North American Network Operators Group|
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Re: cooling door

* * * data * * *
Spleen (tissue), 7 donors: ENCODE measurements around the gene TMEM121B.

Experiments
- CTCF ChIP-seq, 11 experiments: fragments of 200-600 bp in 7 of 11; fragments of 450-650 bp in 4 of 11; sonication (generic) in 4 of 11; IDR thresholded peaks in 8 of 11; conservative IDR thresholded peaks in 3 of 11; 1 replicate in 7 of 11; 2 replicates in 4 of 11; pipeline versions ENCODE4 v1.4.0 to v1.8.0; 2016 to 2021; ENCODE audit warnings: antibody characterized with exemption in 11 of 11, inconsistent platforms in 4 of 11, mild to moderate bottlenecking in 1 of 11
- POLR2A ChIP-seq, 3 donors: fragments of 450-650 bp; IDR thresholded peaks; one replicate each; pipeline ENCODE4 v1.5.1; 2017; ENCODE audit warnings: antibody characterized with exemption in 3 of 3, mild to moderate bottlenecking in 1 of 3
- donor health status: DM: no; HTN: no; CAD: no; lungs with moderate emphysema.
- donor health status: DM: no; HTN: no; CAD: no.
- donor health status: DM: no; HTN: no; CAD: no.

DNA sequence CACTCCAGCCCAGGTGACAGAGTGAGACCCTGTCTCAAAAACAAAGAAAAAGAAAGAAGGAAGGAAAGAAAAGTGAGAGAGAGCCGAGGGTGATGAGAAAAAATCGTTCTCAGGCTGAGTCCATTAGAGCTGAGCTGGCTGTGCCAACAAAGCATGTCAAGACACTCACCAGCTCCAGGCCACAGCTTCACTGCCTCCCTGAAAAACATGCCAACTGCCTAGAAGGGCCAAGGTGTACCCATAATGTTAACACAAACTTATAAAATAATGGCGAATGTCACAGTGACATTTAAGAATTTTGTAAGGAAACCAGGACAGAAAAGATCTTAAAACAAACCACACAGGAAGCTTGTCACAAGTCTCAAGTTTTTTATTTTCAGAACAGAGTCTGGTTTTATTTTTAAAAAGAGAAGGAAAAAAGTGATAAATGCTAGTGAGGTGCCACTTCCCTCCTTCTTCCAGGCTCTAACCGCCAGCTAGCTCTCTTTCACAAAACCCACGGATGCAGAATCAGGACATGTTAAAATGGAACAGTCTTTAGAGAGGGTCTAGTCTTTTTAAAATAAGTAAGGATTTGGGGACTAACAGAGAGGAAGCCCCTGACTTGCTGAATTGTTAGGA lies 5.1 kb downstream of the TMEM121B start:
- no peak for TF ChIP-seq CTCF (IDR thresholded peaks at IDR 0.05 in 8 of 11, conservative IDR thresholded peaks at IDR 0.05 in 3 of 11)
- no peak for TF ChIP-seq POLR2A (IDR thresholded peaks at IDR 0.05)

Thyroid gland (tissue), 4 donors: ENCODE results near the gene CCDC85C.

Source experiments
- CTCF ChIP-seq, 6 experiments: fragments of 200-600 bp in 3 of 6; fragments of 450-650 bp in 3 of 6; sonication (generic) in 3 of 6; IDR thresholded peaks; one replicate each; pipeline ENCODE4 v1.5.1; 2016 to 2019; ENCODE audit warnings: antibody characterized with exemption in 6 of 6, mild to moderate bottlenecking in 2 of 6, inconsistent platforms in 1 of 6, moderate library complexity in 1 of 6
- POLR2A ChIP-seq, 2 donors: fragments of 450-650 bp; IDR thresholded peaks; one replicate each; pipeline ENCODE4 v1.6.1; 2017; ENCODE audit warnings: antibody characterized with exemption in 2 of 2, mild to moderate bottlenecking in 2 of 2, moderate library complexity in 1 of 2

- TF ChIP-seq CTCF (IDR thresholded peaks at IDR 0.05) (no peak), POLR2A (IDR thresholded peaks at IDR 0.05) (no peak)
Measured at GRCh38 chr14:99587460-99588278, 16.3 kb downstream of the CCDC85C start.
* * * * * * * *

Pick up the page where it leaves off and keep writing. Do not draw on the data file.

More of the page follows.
> Can someone please, pretty please with sugar on top, explain the point > behind high power density? maybe. > Raw real estate is cheap (basically, nearly free). not in downtown palo alto. now, you could argue that downtown palo alto is a silly place for an internet exchange. or you could note that conditions giving rise to high and diverse longhaul and metro fiber density, also give rise to high real estate costs. > Increasing power density per sqft will *not* decrease cost, beyond > 100W/sqft, the real estate costs are a tiny portion of total cost. Moving > enough air to cool 400 (or, in your case, 2000) watts per square foot is > *hard*. if you do it the old way, which is like you said, moving air, that's always true. but, i'm not convinced that we're going to keep doing it the old way. > I've started to recently price things as "cost per square amp". (That is, > 1A power, conditioned, delivered to the customer rack and cooled). Space > is really irrelevant - to me, as colo provider, whether I have 100A going > into a single rack or 5 racks, is irrelevant. In fact, my *costs* > (including real estate) are likely to be lower when the load is spread > over 5 racks. Similarly, to a customer, all they care about is getting > their gear online, and can care less whether it needs to be in 1 rack or > in 5 racks. > > To rephrase vijay, "what is the problem being solved"? if you find me 300Ksqft along the caltrain fiber corridor in the peninsula where i can get 10mW of power and have enough land around it for 10mW worth of genset, and the price per sqft is low enough that i can charge by the watt and floor space be damned and still come out even or ahead, then please do send me the address.